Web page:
Academic journal article Academic Exchange Quarterly

Enhancing Critical Thinking in Online Learning

Academic journal article Academic Exchange Quarterly

Enhancing Critical Thinking in Online Learning

Article excerpt

Abstract

This study compared critical thinking in undergraduate students via case study learning under two methods: (a) individual student analysis and (b) computer-supported collaborative analysis. Casebased learning was used as an instructional strategy to engage and motivate undergraduate students enrolled in a course designed to increase academic success and retention. Case study learning increased critical thinking skills under both conditions.

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Higher order reasoning skills are required to cognitively manage the increasingly complex ways we communicate, collaborate, and work with others (Halpern, 1995). "A literate person must not only excel in reading and writing text, but also must be able to listen and speak, and read and write fluently through text, images, motion video, charts and graphs, and hypertext across a wide range of media" (North Central Regional Educational Laboratory, 2003, 9). In addition, individuals must be able to manage a vast array of resources within complex network systems. "The sheer magnitude of human knowledge, world globalization, and the accelerating rate of change due to technology necessitates a shift in our children's education--from plateaus of knowing to continuous cycles of learning" (North Central Regional Educational Laboratory, 2004, Executive Summary, 7).

Finding an agreed upon definition of critical thinking is daunting. Critical thinking has become a "mystified concept" due to its abstract nature and lack of common understanding. "Ask twelve psychology faculty members to define the term critical thinking, and you may receive twelve overlapping but distinct definitions" (Halonen, 1995, p. 75). Nevertheless, reference is frequently made to Bloom's taxonomy of educational objectives. The cognitive levels above knowledge and comprehension--application, analysis, synthesis, and evaluation--are considered critical thinking (Bloom, 1956).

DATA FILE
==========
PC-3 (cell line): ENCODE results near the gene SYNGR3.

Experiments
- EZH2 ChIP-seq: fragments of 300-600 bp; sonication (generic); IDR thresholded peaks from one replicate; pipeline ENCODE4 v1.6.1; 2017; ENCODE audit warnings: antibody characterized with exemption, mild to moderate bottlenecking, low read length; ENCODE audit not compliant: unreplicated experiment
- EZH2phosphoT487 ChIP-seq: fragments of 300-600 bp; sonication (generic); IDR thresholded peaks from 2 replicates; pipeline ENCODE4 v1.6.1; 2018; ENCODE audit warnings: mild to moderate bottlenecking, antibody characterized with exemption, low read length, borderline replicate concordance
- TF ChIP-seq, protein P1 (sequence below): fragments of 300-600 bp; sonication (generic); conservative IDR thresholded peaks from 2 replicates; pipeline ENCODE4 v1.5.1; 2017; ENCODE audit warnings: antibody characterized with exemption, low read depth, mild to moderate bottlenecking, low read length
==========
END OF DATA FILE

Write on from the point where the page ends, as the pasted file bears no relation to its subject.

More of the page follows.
Anderson, Krathwohl, Airasian, Cruikshank, Mayer, Pintrich, Raths, & Wittrock (2001) revised Bloom's taxonomy into a two-dimensional framework: a Knowledge dimension and a Cognitive Process dimension. Within the Knowledge dimension, "a fourth, and new category, Metacognitive Knowledge [was created and] ... involves knowledge about cognition in general as well as awareness of a knowledge about one's own cognition." Within the Cognitive Process dimension, "three dimensions were renamed, the order of two was interchanged, and those category names retained were changed to verb form to fit the way they are used in objectives" (Krathwohl, 2002, p. 214). Due to the complex nature of critical thinking and difficulty in assessing it, few empirical studies investigating critical thinking development in undergraduate students exist (Pithers, 2000). The few that do are not promising in relation to higher education's success in promoting critical thinking. In a study assessing the critical thinking of 256 university students using a Critical Reasoning Test, Pithers & Soden (1999) found no significant between-group differences in critical thinking for graduate versus nongraduate students. The authors purport the absence of significance is due to a lack of clarity surrounding the construct of critical thinking and reliable methods to assess it, as well as a primary instructional focus on subject-matter content. Similar findings are supported within a Teaching of Psychology issue on critical thinking. "A majority of students still demonstrate characteristics that correspond to a concrete thinking level rather than use formal-reasoning principles that Piaget ascribed to adult thinkers" (de Sanchez, 1995, p. 72). Other studies also support the view that adults do not necessarily develop critical thinking as a natural part of development. Arons (1979) and Whimbey & Lochhead's (1986) studies (as cited in de Sanchez, 1995) found that students "have difficulty in defining and resolving problems, changing focus, considering alternatives, and defining strategies" (de Sanchez, 1995, p. …

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